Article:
Every man has a name given to him by God and by his parents.
…Every man has a name given him by the sea and by his death.
Every man deserves a name. Every man deserves the deeds of his life no matter how good or bad. No man, no state, no security apparatus has the right to steal these things from any man. Except in Israel. There the secret police may take everything from you. They may even do this if you were once one of them. Especially if you were once one of them.
If you were once one of them and betrayed them you can lose everything. Your name, your deeds, your family, your freedom. This is what happened to the man I call Prisoner X2. He was only discovered thanks to another nameless one, another Prisoner X, who was only given a name after his death, Ben Zygier.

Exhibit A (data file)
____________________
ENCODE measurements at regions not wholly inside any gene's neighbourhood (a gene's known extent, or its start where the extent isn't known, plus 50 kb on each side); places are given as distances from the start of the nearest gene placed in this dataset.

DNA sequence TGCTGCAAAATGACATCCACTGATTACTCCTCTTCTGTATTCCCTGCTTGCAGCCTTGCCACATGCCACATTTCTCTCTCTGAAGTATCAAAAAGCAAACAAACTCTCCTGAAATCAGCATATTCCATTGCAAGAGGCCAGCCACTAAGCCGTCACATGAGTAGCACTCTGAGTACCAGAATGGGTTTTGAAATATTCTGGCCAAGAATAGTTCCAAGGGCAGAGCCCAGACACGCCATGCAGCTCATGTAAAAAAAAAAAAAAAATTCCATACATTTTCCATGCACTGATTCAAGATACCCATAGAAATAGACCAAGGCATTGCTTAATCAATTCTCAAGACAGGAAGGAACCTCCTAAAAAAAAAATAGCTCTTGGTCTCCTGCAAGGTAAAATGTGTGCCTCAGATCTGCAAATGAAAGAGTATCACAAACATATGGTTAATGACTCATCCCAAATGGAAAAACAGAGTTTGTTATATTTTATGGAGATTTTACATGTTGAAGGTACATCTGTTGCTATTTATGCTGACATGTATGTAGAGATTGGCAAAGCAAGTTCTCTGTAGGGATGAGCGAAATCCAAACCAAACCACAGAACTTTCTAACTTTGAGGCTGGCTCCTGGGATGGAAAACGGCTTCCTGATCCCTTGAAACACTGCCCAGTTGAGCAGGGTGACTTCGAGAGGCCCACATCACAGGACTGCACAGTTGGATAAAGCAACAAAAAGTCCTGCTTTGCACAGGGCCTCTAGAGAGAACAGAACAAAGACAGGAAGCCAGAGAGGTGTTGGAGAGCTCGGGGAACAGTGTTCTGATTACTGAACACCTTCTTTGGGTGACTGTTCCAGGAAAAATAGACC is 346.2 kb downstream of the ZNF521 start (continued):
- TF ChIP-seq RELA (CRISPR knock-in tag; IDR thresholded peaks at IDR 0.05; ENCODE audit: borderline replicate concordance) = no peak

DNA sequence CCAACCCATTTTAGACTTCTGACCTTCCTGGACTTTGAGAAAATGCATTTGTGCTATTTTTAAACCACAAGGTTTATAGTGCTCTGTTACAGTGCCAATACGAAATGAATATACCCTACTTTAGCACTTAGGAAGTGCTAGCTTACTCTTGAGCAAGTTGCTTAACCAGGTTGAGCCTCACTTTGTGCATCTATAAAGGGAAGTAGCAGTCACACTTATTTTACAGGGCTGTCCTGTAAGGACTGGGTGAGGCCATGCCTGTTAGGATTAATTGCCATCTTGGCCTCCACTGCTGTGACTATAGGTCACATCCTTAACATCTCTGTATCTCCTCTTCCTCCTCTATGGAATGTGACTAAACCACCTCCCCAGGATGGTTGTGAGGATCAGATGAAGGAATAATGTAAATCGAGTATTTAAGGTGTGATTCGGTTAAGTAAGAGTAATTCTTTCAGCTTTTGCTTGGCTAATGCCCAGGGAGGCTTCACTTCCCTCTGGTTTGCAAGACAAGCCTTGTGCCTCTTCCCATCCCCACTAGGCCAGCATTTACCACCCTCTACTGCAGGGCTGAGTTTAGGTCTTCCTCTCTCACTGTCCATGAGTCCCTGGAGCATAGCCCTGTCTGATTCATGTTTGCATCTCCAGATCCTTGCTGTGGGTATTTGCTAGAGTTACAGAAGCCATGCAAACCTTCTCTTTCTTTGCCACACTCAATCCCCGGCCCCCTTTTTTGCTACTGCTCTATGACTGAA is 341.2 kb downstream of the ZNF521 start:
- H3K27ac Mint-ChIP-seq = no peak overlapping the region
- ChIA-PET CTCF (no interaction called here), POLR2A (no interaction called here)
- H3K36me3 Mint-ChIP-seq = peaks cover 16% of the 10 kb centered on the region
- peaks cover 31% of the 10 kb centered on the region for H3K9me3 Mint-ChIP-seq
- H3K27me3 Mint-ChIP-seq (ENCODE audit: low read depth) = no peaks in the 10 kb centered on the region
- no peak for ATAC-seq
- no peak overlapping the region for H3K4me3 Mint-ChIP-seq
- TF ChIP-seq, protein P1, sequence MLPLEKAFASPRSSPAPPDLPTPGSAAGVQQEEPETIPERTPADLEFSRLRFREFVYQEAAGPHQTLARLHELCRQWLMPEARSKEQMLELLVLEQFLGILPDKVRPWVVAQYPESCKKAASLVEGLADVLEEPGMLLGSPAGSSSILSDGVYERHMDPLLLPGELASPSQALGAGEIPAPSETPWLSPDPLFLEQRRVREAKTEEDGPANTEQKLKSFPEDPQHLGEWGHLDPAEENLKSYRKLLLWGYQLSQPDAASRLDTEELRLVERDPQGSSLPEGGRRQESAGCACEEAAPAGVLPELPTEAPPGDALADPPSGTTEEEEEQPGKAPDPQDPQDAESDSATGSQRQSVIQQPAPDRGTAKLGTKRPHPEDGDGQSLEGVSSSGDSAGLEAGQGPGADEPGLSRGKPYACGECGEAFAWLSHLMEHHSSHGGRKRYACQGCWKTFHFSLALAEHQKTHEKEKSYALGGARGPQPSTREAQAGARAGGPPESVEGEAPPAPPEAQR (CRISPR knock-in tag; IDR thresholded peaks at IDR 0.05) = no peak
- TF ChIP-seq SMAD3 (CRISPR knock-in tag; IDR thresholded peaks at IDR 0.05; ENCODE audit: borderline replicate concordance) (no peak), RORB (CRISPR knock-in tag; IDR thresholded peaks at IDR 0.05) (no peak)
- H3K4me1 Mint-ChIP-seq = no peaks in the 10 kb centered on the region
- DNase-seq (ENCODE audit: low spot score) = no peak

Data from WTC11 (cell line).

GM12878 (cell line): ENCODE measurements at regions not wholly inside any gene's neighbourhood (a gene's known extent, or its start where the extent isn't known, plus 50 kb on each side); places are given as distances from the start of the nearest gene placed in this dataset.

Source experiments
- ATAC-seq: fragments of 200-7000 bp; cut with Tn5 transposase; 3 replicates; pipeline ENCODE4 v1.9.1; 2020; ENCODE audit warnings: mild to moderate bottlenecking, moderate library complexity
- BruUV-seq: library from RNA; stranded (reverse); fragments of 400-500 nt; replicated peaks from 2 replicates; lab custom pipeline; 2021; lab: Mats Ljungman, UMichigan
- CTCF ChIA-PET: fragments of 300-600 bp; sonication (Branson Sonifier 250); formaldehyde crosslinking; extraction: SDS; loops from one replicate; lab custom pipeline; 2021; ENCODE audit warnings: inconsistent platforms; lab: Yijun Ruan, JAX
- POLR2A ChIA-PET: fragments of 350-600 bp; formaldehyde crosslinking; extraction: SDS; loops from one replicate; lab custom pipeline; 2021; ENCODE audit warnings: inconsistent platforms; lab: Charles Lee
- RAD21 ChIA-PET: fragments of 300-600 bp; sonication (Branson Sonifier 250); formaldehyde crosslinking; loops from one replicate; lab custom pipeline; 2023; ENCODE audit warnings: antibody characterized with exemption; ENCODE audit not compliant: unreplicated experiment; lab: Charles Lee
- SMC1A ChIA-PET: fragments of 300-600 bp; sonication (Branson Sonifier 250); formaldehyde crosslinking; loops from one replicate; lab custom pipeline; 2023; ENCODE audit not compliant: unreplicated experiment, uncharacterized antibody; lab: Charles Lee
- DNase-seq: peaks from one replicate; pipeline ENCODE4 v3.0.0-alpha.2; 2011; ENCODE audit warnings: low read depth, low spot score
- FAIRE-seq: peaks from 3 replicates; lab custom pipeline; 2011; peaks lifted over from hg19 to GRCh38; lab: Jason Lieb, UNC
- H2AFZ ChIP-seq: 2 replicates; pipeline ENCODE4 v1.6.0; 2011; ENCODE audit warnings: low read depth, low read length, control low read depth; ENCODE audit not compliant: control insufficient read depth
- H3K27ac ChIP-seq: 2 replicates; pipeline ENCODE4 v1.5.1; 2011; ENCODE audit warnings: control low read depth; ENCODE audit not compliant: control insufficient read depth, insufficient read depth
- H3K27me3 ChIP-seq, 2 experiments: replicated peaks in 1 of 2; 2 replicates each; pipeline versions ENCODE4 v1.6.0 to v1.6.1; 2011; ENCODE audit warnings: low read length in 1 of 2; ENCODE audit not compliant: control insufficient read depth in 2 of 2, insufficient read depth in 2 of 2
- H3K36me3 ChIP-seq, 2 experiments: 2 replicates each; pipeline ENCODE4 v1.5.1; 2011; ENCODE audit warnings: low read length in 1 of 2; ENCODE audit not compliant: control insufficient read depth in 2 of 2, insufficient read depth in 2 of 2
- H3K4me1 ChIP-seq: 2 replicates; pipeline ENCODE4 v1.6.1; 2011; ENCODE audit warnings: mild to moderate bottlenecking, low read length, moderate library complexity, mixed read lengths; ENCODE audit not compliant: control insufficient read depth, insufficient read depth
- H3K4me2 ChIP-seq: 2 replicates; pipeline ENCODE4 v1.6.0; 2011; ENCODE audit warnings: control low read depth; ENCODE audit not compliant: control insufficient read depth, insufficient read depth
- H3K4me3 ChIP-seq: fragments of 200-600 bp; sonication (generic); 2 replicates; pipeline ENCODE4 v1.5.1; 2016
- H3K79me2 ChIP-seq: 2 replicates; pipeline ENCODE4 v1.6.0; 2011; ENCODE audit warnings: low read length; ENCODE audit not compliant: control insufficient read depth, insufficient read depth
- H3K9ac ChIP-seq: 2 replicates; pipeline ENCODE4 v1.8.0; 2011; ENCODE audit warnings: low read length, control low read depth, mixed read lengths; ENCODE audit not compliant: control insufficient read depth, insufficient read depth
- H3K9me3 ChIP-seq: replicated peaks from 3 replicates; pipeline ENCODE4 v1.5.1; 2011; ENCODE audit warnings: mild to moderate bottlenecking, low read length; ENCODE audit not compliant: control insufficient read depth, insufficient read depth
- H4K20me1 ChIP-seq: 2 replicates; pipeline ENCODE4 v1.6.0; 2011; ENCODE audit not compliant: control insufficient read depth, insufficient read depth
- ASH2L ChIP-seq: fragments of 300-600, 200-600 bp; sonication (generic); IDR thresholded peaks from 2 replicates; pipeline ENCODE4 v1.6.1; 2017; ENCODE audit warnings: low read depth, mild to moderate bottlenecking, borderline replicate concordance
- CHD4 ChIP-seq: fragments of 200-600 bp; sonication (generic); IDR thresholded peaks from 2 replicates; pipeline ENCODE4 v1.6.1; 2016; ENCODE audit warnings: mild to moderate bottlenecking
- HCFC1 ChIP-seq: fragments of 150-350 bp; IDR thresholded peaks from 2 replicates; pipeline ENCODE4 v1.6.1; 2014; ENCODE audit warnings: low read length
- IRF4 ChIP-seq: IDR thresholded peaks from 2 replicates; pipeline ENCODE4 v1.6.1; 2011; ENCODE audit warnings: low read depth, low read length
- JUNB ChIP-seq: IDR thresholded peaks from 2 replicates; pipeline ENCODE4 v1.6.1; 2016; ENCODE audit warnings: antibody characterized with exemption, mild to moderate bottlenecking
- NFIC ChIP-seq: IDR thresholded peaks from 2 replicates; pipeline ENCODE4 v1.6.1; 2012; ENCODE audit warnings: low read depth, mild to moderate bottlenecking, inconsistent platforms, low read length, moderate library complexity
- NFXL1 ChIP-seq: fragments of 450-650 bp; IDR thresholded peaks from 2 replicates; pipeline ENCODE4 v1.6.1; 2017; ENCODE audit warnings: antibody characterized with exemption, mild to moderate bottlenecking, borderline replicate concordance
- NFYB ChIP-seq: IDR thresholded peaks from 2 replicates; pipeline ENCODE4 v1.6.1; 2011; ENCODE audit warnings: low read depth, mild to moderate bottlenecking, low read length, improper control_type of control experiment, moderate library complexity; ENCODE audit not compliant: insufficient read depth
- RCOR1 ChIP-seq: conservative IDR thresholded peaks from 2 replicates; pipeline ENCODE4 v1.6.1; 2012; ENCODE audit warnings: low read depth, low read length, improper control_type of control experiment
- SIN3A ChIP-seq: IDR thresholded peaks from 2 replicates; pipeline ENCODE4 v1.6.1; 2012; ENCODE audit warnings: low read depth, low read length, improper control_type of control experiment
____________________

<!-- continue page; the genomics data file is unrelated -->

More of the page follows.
Prisoner X2 actually preceded Zygier into the maw of the security system. We don’t know what he did wrong, what sentence he received, or how long he’s been in prison–some deductive reasoning allows us to calculate he received a sentence of a minimum of 10 years (and possibly much more). He has already served at least seven years (possibly as long as ten).
Unlike Zygier, Prisoner X2’s wife stood by him. That may be because the couple are older and more mature. An article by Amir Oren (Hebrew) published in Haaretz (and just as quickly ordered taken down by the military censor–but more on that shortly) reveals that his wife is a grandmother. That would make the couple at least in their fifties, whereas Zygier was 34 when he killed himself).
There are very few democracies in the world that disappear their citizens in this fashion. There are very few democracies that would give their secret police such power. But Israel isn’t your average country. It’s a national security state masquerading as a democracy.